The Black October crash of 1987 took nine years to bounce back from.

Mr Rodda said the speedy share market recovery had not happened before, as massive government stimulus programs boosted asset prices.

‘It’s historically unprecedented,’ he said.

‘But it makes a lot of sense when you look at the way that economic policy makers look to manage the economy now and the vital role that asset markets play – you’re defending the savings of an entire generation.

‘The stock market, probably nowadays, has a greater effect on economic strength because of its wealth effects.’

Stronger global economic growth is also propelling crude oil prices, which made oil and gas stocks like Woodside and Oil Search particularly good value, following a surge in crude oil prices back to eight-month highs

Stronger global economic growth is also propelling crude oil prices, which made oil and gas stocks like Woodside and Oil Search particularly good value, following a surge in crude oil prices back to eight-month highs

Oil and gas 

Stronger global economic growth is also propelling crude oil prices, which made oil and gas stocks like Woodside and Oil Search particularly good value, following a surge in crude oil prices back to eight-month highs.

Recommended stocks

Woodside: $23.46

Oil Search: $3.84

Nine Entertainment: $2.35

BHP: $38.92

Rio Tinto: $103.99 

‘Anything with oil and energy exposure is outperforming and if we continue to see the broader market dynamic continue into next year, that will continue to outperform,’ Mr Rodda said.

Mr Smith said liquefied natural gas exports to Asia made Woodside and Oil Search particularly good investments, and predicted a 20 per cent for both companies within the next 12 months.

‘Woodside and Oil Search are both well-positioned – the story that was there pre-COVID – which is the rising demand for energy in the Asian region,’ he said.

‘They’ve got great LNG projects coming along – fossil fuels are going to be with us for decades – they’re very well positioned.’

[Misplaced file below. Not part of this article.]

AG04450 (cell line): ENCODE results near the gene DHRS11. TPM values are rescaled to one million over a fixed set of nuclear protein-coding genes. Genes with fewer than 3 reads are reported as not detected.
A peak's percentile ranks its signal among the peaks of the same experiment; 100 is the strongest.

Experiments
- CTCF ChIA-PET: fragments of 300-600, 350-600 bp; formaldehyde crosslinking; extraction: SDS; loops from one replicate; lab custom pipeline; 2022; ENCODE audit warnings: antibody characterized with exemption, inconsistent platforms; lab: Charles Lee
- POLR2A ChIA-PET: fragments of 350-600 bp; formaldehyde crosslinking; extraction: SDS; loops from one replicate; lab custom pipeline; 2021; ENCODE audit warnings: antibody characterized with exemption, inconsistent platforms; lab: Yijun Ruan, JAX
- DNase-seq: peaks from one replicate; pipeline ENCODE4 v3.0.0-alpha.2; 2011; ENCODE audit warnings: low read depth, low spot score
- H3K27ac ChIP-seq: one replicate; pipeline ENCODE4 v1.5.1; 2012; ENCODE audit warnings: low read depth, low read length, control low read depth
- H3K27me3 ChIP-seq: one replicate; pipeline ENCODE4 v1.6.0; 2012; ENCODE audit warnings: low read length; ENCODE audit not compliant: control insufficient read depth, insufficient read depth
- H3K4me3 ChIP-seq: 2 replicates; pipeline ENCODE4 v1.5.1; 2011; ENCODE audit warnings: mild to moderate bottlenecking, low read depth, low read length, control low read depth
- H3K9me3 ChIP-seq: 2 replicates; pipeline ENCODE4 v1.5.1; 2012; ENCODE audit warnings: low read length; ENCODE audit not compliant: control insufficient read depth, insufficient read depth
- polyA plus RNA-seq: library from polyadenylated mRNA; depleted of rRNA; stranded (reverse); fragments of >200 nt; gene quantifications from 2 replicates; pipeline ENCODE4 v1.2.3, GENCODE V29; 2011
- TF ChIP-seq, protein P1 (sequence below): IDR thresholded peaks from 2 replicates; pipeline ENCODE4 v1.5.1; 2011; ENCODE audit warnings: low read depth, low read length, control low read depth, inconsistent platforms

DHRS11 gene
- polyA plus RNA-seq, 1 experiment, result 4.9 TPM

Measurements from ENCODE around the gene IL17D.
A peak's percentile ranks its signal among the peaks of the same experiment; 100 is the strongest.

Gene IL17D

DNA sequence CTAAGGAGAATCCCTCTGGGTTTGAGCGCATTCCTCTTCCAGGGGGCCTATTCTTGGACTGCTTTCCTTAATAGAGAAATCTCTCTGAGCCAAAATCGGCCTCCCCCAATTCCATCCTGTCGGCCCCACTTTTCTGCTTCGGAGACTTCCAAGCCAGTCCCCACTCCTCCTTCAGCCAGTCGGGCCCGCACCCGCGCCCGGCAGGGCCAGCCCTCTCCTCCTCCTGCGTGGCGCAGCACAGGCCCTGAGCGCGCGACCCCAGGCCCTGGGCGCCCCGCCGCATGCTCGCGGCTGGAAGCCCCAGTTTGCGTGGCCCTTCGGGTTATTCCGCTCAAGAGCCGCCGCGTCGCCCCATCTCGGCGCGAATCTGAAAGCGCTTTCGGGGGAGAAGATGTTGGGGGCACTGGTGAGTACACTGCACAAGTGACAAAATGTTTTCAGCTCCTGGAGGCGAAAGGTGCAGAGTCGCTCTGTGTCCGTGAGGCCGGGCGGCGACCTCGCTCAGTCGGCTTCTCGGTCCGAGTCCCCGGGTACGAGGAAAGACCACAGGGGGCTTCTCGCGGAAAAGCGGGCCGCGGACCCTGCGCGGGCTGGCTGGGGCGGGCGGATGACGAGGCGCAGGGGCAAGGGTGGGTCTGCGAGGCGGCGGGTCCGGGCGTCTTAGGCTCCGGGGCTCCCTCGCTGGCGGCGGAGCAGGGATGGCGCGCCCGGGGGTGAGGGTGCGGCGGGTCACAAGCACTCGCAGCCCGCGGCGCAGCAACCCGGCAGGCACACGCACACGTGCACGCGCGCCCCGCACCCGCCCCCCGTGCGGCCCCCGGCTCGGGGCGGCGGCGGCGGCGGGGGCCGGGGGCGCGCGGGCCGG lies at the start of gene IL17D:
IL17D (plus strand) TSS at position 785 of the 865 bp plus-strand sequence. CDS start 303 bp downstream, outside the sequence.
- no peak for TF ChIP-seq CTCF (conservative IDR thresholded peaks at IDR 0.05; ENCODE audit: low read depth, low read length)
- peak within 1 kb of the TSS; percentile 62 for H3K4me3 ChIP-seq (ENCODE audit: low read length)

Since March, Woodside’s share prices has risen from $15.27 to $23.55. 

Oil Search has gone from $1.83 to $3.84. 

Iron ore miners 

China’s trade sanctions against Australia for speaking up about the origins of COVID-19 have done nothing to diminish demand for iron ore exports, which hit a monthly record high of $10.9billion in October.

Mr Smith said mining giants BHP and Rio Tinto were better placed than billionaire Andrew Forrest’s smaller Fortescue Metals Group to capitalise on China’s insatiable demand for the commodity used to make steel. 

China's trade sanctions against Australia for speaking up about the origins of COVID-19 have done nothing to diminish demand for iron ore exports, which hit a monthly record high of $10.9billion in October. Mining giants BHP and Rio Tinto are recommended

China’s trade sanctions against Australia for speaking up about the origins of COVID-19 have done nothing to diminish demand for iron ore exports, which hit a monthly record high of $10.9billion in October. Mining giants BHP and Rio Tinto are recommended

He predicted Australia’s two big miners would enjoy a 15 per cent share price increase, with China buying 80 per cent of Australia’s iron ore exports.

‘BHP and Rio can go a bit higher in 2021,’ Mr Smith said.

Nine Entertainment Co's share price has more than tripled from 84 cents in late March to $2.36 as of Wednesday